Hong Kong is an autonomous region of the People’s Republic of China. It was a British colony succeeded by a 99-year lease until 1997 when it was transferred to China, but retained an independent administrative, financial and customs management. It is a highly developed region, one of the most important economic and commercial centers of the planet. The country’s small 1,100-square-mile area, which includes Hong Kong island, the Kowloon Peninsula and some smaller islands, live around 7.5 million people, making it one of the most densely populated on the planet. Traffic conditions are well tolerated as 90% of the population commutes with highly organized and convenient means of transport. The area is characterized by subtropical climate, with high heat and humidity in summer, frequent thunderstorms and hurricanes and mild winters.
Hong Kong’s citizens enjoy one of the highest per capita income, but the social inequalities are high. In a city built vertically, behind the shiny skyscrapers that number more than any other city in the world, the working class people lives in squeezed blocks of flats.
Respectfulness, manners, and friendliness are characteristics shaped on Hong Kong’s citizens since colonial times, without losing their identity or local cultures.
The limited area of Hong Kong extends on the homonymous island, the Kowloon Peninsula, Lantau Island and some smaller ones.
Despite its limited area, Hong Kong is not only composed of skyscrapers and dense building blocks, but 70% of land is occupied by natural environment.
Two sides of the iconic asian metropolis
This densely populated small piece of land can be explored in a few days. Α convenient bus and subway system (MTR) makes moving around easy for citizens and visitors. By choosing the bus to travel from the international airport, you have the opportunity to experience a first glimpse of the spectacular city structure with skyscrapers rising up towards the Asian sky, upon a coastline composed by the green shallow waters of the South China Sea. A complex system of roads and bridges connects the islands and suburbs with no intense traffic. From Lantau Island which hosts the airport, we head to the Kowloon district, the main urban area, built on the peninsula adjoined with mainland China. The pattern of buildings made of uniform box-flats that make up residencies and workplaces, is breathtaking. One of the suburbs in Kowloon is Mong Kok, which houses old and new residential and commercial buildings and is the most densely populated area on planet according to the Guinness book, with 340,000 inhabitants per square mile. Surprisingly it doesn’t give me the feeling of being more crowded than other Asian capitals and especially compared to the chaotic Dhaka in Bangladesh, where I was a few weeks ago. However, the heat and humidity are comparable.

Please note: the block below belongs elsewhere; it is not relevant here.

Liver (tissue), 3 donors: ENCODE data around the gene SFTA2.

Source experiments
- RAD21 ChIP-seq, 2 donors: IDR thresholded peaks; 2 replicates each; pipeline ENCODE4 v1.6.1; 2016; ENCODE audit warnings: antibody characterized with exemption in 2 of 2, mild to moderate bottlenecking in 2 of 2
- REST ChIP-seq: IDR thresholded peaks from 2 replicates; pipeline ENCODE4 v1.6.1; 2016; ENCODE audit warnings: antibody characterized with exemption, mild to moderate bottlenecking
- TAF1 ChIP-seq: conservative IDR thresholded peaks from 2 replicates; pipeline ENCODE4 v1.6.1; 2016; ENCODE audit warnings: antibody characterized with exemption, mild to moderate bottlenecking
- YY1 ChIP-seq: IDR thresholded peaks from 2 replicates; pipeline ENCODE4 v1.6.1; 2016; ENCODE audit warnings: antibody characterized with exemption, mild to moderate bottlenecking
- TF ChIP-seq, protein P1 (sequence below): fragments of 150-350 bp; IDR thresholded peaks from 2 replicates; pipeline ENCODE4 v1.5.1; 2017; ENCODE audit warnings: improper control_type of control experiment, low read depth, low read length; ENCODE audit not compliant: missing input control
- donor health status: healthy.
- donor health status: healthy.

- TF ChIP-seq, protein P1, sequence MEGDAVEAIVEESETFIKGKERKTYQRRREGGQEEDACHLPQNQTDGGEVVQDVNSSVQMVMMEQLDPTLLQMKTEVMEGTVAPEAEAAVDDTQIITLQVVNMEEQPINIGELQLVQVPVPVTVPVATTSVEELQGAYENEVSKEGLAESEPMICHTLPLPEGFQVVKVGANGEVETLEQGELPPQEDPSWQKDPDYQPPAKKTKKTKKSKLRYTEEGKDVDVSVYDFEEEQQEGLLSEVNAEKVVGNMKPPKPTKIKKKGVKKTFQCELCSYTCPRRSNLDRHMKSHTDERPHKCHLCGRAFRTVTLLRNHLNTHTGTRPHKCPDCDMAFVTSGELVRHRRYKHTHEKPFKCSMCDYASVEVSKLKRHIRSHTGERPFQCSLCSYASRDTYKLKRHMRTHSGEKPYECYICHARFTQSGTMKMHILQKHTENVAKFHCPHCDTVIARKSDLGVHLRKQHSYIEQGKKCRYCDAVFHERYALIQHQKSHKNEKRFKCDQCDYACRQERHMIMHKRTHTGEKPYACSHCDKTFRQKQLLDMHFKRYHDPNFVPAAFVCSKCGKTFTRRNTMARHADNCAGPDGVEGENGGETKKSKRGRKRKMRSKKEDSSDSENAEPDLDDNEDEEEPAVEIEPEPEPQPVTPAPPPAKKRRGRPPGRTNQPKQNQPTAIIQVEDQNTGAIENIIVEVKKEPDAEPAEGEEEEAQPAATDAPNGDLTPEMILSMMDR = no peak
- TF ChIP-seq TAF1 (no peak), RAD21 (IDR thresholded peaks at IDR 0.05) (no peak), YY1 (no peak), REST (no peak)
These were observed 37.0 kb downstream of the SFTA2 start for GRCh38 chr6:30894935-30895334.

Another suburb named Shim Sha Tsui, is located in the southern part of the peninsula, where you can find international brands’ stores with usually enormous prices. A Hong Kong particularity is that luxury areas are close to the poor neighbourhoods, making the contrasts substantially comparable. In a nearby area is the “Ladies’ market” and the famous “Temple Street” night market, both retaining the traditional vibe of Asian street bazaars.
On the opposite shore is Hong Kong Island with Victoria Harbor, one of the most iconic urban horizons on the planet, a spectacular composition of glass and metal. The two shores are connected by bridges and also by underwater tunnels, but the most scenic experience is the ten-minute journey with the traditional Star Ferries ships aged from half to one century or more. The fare is very cheap, even more than the other transport means, but those boats also make 60′ afternoon cruises at an unreasonably high price.
The highest point on the island is the 550m high, Victoria Peak, which is a most visited place for tourists, transferred by a stunningly steep tram ride, to enjoy the view from top. A relatively less visited but very impressive route can be reached on the island of Lantau with a cable car leading to a mountain top, where is a giant Buddha statue and Po Lin Monastery. The scenery is amazing and against the perception that Hong Kong is only occupied by skyscrapers, as 70% of its land is made up of rainforest. From the height of the cable car, is visible the bridge connecting to Macau, a 55-km-long construction wonder that consists of suspension bridges, undersea tunnels and artificial islands, holding the position of the longest open-sea fixed link on earth.
Apart from the Monastery of the Peak and the Big Buddha, there are several Buddhist temples in various parts of the territory, such as the Chi Lin Nunnery and the Nan Lian Garden with the homonymous temple. The architectural interest of the city is endless, not only in modern constructions but also in the monster buildings of the squeezed working-class apartments. One of the most famous is the Montane Mansion, in Quarry Bay area, although buildings of this dramatic image are everywhere in the city. In the slum neighbourhoods of small shops and open air markets one can come across the other side of Hong Kong, the people of labor work, those who do not enjoy the goods of this economic paradise.
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